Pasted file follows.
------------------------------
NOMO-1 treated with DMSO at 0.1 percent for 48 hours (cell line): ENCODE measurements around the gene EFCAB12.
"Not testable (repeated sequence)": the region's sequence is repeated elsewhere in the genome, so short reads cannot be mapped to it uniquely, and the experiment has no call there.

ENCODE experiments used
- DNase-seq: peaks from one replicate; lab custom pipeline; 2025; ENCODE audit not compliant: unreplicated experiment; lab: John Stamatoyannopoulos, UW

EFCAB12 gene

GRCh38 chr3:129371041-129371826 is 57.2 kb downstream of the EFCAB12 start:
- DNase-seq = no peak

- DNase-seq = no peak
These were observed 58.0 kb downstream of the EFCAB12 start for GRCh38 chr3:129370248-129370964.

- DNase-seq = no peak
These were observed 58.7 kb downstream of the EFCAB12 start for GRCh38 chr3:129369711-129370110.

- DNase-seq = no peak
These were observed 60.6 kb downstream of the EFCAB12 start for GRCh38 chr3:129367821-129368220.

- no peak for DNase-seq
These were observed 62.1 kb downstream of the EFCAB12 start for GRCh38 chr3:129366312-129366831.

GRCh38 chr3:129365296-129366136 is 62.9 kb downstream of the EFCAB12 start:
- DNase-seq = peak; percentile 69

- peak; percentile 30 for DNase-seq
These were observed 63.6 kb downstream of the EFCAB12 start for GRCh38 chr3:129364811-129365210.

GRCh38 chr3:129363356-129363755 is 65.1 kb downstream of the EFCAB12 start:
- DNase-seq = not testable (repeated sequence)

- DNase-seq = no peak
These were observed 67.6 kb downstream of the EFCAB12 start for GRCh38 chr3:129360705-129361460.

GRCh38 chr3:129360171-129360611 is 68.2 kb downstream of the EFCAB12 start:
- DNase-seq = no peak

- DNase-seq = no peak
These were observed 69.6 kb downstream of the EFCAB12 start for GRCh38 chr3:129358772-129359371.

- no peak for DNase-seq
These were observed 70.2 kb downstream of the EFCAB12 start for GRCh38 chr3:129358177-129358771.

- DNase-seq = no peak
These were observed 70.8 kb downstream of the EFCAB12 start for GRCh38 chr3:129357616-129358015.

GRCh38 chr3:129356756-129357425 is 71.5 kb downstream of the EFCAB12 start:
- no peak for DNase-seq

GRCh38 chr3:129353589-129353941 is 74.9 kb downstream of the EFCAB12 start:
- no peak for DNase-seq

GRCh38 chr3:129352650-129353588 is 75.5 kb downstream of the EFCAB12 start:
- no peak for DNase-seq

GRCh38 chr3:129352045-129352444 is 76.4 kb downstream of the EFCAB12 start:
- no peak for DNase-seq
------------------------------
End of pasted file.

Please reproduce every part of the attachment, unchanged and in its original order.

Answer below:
NOMO-1 treated with DMSO at 0.1 percent for 48 hours (cell line): ENCODE measurements around the gene EFCAB12.
"Not testable (repeated sequence)": the region's sequence is repeated elsewhere in the genome, so short reads cannot be mapped to it uniquely, and the experiment has no call there.

ENCODE experiments used
- DNase-seq: peaks from one replicate; lab custom pipeline; 2025; ENCODE audit not compliant: unreplicated experiment; lab: John Stamatoyannopoulos, UW

EFCAB12 gene

GRCh38 chr3:129371041-129371826 is 57.2 kb downstream of the EFCAB12 start:
- DNase-seq = no peak

- DNase-seq = no peak
These were observed 58.0 kb downstream of the EFCAB12 start for GRCh38 chr3:129370248-129370964.

- DNase-seq = no peak
These were observed 58.7 kb downstream of the EFCAB12 start for GRCh38 chr3:129369711-129370110.

- DNase-seq = no peak
These were observed 60.6 kb downstream of the EFCAB12 start for GRCh38 chr3:129367821-129368220.

- no peak for DNase-seq
These were observed 62.1 kb downstream of the EFCAB12 start for GRCh38 chr3:129366312-129366831.

GRCh38 chr3:129365296-129366136 is 62.9 kb downstream of the EFCAB12 start:
- DNase-seq = peak; percentile 69

- peak; percentile 30 for DNase-seq
These were observed 63.6 kb downstream of the EFCAB12 start for GRCh38 chr3:129364811-129365210.

GRCh38 chr3:129363356-129363755 is 65.1 kb downstream of the EFCAB12 start:
- DNase-seq = not testable (repeated sequence)

- DNase-seq = no peak
These were observed 67.6 kb downstream of the EFCAB12 start for GRCh38 chr3:129360705-129361460.

GRCh38 chr3:129360171-129360611 is 68.2 kb downstream of the EFCAB12 start:
- DNase-seq = no peak

- DNase-seq = no peak
These were observed 69.6 kb downstream of the EFCAB12 start for GRCh38 chr3:129358772-129359371.

- no peak for DNase-seq
These were observed 70.2 kb downstream of the EFCAB12 start for GRCh38 chr3:129358177-129358771.

- DNase-seq = no peak
These were observed 70.8 kb downstream of the EFCAB12 start for GRCh38 chr3:129357616-129358015.

GRCh38 chr3:129356756-129357425 is 71.5 kb downstream of the EFCAB12 start:
- no peak for DNase-seq

GRCh38 chr3:129353589-129353941 is 74.9 kb downstream of the EFCAB12 start:
- no peak for DNase-seq

GRCh38 chr3:129352650-129353588 is 75.5 kb downstream of the EFCAB12 start:
- no peak for DNase-seq

GRCh38 chr3:129352045-129352444 is 76.4 kb downstream of the EFCAB12 start:
- no peak for DNase-seq